The question however is, What is the true sense of the phrase, “system of doctrine,” in our ordination service? or, What does the Church understand the candidate to profess, when he says that he “receives and adopts the Confession of Faith of this Church as containing the system of doctrine taught in the Holy Scriptures”? There are three different answers given to that question. First, it is said by some that in adopting the “system of doctrine,” the candidate is understood to adopt it, not in the form or manner in which it is presented in the Confession, but only for “substance of doctrine.” The obvious objections to this view of the subject are:

1. That such is not the meaning of the words employed. The two expressions or declarations, “I adopt the system of doctrine contained in the Confession of Faith,” and, “I adopt that system for substance of doctrine” are not identical. The one therefore cannot be substituted for the other. If there were no other difference between them, it is enough that the one is definite and univocal, the other is both vague and equivocal. The latter expressions may have two very different meanings. By substance of doctrine may be meant the substantial doctrines of the Confession; that is, those doctrines which give character to it as a distinctive confession of faith, and which therefore constitute the system of belief therein contained. Or it may mean the substance of the several doctrines taught in the Confession, as distinguished from the form in which they are therein presented. It will be at once perceived that these are very different things. The substance or essence of a system of doctrines is the system itself. In this case, the essence of a thing is the whole thing. The essential doctrines of Pelagianism are Pelagianism, and the essential doctrines of Calvinism are Calvinism. But the substance of a doctrine is not the doctrine, any more than the substance of a man is the man. A man is given substance in a specific form; and a doctrine is a given truth in a particular form. The substantial truth, included in the doctrine of original sin, is that human nature is deteriorated by the apostasy of Adam. The different forms in which this general truth is presented, make all the difference, as to this point, between Pelagianism, Augustinianism, Romanism, and Arminianism.

It is impossible, therefore, in matters of doctrine, to separate the substance from the form. The form is essential to the doctrine, as much as the form of a statue is essential to the statue. (In adopting a system of doctrines, therefore, the candidate adopts a series of doctrines in the specific form in which they are presented in that system.) To say that he adopts the substance of those doctrines, leaves it entirely uncertain what he adopts. The first objection then to this view of the meaning of the phrase, “system of doctrine,” is, that it is contrary to the simple historical sense of the terms. What a man professes to adopt is “the system of doctrine/’ not the substance of the doctrines embraced in that system.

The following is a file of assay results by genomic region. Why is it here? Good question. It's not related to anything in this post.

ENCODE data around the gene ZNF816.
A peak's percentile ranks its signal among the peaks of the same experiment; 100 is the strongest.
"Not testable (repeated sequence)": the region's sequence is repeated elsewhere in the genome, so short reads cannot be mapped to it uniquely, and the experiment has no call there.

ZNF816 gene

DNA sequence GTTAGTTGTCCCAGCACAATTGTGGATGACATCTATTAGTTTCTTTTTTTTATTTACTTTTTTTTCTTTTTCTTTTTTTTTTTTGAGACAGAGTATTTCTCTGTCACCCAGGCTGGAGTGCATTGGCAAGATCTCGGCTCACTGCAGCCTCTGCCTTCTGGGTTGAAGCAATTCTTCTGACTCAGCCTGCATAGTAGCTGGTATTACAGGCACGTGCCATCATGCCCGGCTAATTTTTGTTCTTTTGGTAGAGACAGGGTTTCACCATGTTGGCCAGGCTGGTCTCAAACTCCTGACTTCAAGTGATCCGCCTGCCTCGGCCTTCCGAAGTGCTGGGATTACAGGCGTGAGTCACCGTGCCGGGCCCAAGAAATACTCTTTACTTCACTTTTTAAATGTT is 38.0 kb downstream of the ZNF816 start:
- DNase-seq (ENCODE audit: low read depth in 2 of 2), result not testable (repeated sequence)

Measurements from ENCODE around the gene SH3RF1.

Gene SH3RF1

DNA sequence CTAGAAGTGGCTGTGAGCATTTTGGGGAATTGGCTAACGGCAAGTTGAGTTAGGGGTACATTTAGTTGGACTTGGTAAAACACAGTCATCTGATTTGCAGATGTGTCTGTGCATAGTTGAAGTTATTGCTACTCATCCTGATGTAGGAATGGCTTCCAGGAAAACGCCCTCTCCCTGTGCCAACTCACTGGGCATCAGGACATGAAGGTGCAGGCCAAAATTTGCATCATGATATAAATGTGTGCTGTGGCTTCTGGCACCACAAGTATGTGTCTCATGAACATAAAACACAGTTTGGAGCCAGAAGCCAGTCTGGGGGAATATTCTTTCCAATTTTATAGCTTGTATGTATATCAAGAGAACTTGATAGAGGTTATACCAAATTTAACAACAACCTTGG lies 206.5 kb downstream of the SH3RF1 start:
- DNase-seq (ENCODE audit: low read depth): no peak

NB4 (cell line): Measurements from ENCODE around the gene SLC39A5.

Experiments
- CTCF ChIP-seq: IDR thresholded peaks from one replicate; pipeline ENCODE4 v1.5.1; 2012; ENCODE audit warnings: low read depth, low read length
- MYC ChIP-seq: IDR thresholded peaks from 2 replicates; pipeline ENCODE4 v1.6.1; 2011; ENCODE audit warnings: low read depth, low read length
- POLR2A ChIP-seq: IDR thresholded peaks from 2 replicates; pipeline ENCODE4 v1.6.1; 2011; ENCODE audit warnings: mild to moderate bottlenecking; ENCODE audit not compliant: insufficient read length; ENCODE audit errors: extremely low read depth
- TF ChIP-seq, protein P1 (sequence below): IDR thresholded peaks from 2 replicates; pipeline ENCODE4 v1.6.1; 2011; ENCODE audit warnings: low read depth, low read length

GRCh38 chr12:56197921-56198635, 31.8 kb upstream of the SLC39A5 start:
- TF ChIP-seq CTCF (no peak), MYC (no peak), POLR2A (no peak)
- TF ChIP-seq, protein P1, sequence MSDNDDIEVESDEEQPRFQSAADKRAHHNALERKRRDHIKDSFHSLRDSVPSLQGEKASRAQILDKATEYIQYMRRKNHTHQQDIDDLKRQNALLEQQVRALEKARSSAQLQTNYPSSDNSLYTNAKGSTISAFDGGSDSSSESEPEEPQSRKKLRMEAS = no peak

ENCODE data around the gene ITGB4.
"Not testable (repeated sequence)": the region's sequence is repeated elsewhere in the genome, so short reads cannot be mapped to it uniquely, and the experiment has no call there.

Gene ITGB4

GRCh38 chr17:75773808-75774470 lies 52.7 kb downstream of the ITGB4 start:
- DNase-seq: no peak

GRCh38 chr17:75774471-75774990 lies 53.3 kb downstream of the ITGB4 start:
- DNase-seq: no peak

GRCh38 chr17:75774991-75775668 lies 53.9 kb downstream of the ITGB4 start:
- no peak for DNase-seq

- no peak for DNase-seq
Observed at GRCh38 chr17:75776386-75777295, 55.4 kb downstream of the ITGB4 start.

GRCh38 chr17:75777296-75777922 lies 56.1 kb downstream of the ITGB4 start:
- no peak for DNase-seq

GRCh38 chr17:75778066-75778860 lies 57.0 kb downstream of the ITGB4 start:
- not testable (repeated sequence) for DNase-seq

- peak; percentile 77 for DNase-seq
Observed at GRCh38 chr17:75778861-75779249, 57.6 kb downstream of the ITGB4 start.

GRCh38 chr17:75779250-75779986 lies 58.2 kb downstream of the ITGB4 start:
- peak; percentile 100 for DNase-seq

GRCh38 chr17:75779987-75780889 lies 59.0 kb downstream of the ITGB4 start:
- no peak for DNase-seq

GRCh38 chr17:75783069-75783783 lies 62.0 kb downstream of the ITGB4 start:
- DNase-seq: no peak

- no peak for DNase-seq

2. Another objection is, that it is contrary to the mind of the Church. The Church, in demanding the adoption of the Confession of Faith as containing the system of doctrine taught in the Holy Scriptures, demands something more than the adoption of what the candidate may choose to consider the substance of those doctrines. This is plain from the words used, which, as we have seen, in their plain import, mean something more, and something more specific and intelligible than the phrase “substance of doctrine.” The mind of the Church on this point is rendered clear beyond dispute by her repeated official declarations on the subject. The famous adopting act of the original Synod, passed in 1729, is in these words: “Although the Synod do not claim or pretend to any authority of imposing our faith on other men’s consciences, but do profess our just dissatisfaction with, and abhorrence of such impositions, and do utterly disclaim all legislative power and authority in the Church, being willing to receive one another as Christ has received us to the glory of God, and admit to fellowship in sacred ordinances, all such as we have grounds to believe Christ will at last admit to the kingdom of heaven, yet we are undoubtedly obliged to take care that the faith once delivered to the saints be kept pure and uncorrupt among us, and so handed down to our posterity; and do therefore agree that all ministers of this Synod, or that shall thereafter be admitted into this Synod, shall declare their agreement in, and approbation of the Confession of Faith, with the Larger and Shorter Catechisms of the Assembly of Divines at Westminster, as being, in all the essential and necessary articles, good forms of sound words and systems of Christian doctrine, and do also adopt the said. Confession and Catechisms as the confession of our faith. And we do also agree, that all Presbyteries within our bounds shall always take care not to admit any candidate of the ministry into the exercise of the sacred functions, but that declares his agreement in opinion with all the essential and necessary articles of said Confession, either by subscribing the said Confession and Catechisms, or by a verbal declaration of their assent thereto as such minister or candidate shall think best. And in case any minister of this Synod, or any candidate for the ministry, shall have any scruple with respect to any article or articles of said Confession or Catechisms, he shall at the time of making said declaration, declare his sentiments to the Presbytery or Synod, who shall, notwithstanding, admit him to the exercise of the ministry within our bounds, and to ministerial communion, if the Synod or Presbytery shall judge his scruple or mistake to be only about articles not essential and necessary in doctrine, worship, or government. But if the Synod or Presbytery shall judge such ministers or candidates erroneous in essential and necessary articles of faith, the Synod or Presbytery shall declare them incapable of communion with them. And the Synod do solemnly agree that none of them will traduce or use any opprobrious terms of those who differ from us in extra-essential and not necessary points of doctrine, but treat them with the same friendship, kindness, and brotherly love, as if they did not differ in such sentiment.”